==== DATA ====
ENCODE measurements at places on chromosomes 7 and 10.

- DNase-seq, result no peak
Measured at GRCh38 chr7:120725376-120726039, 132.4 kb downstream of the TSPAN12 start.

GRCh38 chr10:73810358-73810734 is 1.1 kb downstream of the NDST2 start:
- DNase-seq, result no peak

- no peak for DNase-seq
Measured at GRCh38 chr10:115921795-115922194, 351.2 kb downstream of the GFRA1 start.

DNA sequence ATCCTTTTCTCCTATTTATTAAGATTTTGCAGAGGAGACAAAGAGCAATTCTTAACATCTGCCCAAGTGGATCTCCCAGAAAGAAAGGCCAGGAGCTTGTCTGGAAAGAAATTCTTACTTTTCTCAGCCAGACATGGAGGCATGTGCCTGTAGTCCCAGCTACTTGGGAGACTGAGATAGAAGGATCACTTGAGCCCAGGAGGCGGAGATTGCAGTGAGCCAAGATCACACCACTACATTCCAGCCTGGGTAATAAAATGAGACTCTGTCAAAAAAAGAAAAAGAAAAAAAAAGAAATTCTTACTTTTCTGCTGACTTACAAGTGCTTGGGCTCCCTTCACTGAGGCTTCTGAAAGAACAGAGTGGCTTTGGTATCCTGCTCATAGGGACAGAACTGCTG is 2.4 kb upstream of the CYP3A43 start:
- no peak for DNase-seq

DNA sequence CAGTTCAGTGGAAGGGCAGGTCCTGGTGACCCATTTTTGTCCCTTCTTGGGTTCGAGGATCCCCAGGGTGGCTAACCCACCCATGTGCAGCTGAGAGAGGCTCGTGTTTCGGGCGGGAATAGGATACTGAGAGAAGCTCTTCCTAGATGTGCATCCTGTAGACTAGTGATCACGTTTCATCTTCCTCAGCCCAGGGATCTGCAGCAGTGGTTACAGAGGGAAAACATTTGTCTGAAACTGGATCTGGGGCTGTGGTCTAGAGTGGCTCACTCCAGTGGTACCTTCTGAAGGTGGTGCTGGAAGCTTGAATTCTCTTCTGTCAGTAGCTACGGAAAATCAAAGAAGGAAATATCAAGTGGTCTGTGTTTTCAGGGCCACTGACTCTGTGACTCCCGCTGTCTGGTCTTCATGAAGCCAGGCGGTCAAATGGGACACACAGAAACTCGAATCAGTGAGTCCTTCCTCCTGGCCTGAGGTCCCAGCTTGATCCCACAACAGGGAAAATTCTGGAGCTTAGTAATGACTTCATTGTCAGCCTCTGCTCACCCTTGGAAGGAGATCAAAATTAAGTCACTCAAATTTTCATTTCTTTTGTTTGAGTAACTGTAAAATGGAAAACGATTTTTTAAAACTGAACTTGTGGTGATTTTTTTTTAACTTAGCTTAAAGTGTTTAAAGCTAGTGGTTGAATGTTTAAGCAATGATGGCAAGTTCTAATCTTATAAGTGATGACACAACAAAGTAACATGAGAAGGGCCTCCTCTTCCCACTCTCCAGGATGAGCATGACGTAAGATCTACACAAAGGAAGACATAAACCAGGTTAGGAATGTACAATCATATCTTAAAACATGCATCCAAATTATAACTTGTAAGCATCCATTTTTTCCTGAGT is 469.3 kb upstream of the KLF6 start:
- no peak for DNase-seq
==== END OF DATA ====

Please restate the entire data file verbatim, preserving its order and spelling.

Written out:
ENCODE measurements at places on chromosomes 7 and 10.

- DNase-seq, result no peak
Measured at GRCh38 chr7:120725376-120726039, 132.4 kb downstream of the TSPAN12 start.

GRCh38 chr10:73810358-73810734 is 1.1 kb downstream of the NDST2 start:
- DNase-seq, result no peak

- no peak for DNase-seq
Measured at GRCh38 chr10:115921795-115922194, 351.2 kb downstream of the GFRA1 start.

DNA sequence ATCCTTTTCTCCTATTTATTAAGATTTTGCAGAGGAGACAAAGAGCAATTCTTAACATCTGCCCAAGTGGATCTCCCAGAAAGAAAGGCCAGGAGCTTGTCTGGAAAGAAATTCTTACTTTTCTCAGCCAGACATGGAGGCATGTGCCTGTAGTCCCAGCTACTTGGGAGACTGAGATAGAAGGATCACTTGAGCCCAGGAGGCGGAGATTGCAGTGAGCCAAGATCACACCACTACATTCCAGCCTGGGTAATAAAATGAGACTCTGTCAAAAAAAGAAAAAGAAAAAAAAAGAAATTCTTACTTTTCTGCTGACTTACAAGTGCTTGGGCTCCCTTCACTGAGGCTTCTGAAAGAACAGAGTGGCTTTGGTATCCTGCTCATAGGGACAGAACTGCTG is 2.4 kb upstream of the CYP3A43 start:
- no peak for DNase-seq

DNA sequence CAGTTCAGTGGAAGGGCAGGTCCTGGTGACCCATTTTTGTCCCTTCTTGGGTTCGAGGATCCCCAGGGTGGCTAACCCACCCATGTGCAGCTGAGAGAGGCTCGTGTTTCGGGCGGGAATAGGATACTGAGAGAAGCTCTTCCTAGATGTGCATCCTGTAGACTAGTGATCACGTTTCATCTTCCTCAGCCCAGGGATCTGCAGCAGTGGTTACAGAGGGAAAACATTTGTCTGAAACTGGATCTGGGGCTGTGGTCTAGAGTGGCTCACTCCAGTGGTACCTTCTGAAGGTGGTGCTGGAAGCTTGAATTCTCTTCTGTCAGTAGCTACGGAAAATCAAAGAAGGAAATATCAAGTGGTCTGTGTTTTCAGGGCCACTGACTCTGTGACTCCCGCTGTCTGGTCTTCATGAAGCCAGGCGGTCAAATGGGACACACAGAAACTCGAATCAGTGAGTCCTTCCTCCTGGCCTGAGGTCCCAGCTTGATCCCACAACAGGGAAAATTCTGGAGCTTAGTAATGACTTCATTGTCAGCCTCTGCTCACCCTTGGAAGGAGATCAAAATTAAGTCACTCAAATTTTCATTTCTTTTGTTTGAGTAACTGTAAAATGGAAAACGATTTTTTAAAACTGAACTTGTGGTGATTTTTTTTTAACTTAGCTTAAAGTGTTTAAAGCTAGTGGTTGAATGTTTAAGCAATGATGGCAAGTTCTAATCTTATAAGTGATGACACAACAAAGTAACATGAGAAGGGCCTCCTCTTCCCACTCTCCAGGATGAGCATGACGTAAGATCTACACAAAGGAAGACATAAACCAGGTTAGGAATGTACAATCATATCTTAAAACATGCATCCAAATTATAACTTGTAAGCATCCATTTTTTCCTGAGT is 469.3 kb upstream of the KLF6 start:
- no peak for DNase-seq